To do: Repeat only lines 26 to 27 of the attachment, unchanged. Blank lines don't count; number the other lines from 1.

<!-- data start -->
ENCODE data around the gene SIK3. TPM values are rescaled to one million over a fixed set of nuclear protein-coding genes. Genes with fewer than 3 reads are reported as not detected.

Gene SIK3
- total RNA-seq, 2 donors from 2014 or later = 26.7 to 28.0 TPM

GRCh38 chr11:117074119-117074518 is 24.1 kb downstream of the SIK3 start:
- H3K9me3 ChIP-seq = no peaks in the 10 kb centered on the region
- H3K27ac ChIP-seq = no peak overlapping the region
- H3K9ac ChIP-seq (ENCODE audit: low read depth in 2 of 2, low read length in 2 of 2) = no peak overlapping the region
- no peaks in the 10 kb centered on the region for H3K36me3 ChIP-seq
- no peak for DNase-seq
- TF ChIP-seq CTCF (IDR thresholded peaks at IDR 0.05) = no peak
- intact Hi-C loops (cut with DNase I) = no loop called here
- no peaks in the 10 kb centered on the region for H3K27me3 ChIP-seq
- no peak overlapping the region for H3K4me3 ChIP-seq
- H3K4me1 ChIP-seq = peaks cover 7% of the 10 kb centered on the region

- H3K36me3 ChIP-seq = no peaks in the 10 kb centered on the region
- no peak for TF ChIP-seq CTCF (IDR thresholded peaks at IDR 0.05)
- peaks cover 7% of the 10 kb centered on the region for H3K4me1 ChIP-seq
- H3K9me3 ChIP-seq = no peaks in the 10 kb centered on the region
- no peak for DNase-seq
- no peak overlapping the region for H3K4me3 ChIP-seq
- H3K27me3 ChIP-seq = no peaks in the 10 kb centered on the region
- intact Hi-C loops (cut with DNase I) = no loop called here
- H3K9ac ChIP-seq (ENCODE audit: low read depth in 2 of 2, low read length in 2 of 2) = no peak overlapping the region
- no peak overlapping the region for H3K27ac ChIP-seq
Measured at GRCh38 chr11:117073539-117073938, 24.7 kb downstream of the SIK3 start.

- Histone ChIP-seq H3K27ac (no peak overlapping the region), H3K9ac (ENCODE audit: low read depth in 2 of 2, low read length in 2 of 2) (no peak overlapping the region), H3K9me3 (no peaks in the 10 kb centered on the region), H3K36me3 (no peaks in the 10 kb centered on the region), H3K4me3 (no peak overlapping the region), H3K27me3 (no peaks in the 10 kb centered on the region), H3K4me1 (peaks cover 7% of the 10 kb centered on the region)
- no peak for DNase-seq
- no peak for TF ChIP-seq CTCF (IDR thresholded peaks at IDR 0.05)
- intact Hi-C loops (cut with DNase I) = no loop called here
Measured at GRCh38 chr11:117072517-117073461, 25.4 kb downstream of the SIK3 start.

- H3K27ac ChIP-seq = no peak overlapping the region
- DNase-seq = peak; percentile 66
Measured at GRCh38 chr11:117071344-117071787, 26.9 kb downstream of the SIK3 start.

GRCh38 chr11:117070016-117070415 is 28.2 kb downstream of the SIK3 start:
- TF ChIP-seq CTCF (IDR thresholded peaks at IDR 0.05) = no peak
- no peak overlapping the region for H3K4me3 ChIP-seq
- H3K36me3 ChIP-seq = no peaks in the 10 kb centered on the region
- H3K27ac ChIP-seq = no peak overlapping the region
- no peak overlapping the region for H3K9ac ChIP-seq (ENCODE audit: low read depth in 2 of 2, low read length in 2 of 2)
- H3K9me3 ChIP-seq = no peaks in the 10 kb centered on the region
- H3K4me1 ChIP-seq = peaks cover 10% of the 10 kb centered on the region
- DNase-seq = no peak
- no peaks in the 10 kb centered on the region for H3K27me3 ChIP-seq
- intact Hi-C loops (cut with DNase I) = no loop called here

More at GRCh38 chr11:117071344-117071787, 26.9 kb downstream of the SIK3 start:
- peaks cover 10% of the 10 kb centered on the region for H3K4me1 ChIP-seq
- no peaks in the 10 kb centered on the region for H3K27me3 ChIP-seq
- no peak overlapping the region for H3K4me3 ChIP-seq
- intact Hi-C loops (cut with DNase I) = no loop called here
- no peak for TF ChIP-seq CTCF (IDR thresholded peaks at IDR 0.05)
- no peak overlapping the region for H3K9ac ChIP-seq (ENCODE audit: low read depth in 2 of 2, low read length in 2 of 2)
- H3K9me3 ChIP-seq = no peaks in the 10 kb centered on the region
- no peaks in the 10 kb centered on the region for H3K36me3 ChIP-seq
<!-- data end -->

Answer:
- Histone ChIP-seq H3K27ac (no peak overlapping the region), H3K9ac (ENCODE audit: low read depth in 2 of 2, low read length in 2 of 2) (no peak overlapping the region), H3K9me3 (no peaks in the 10 kb centered on the region), H3K36me3 (no peaks in the 10 kb centered on the region), H3K4me3 (no peak overlapping the region), H3K27me3 (no peaks in the 10 kb centered on the region), H3K4me1 (peaks cover 7% of the 10 kb centered on the region)
- no peak for DNase-seq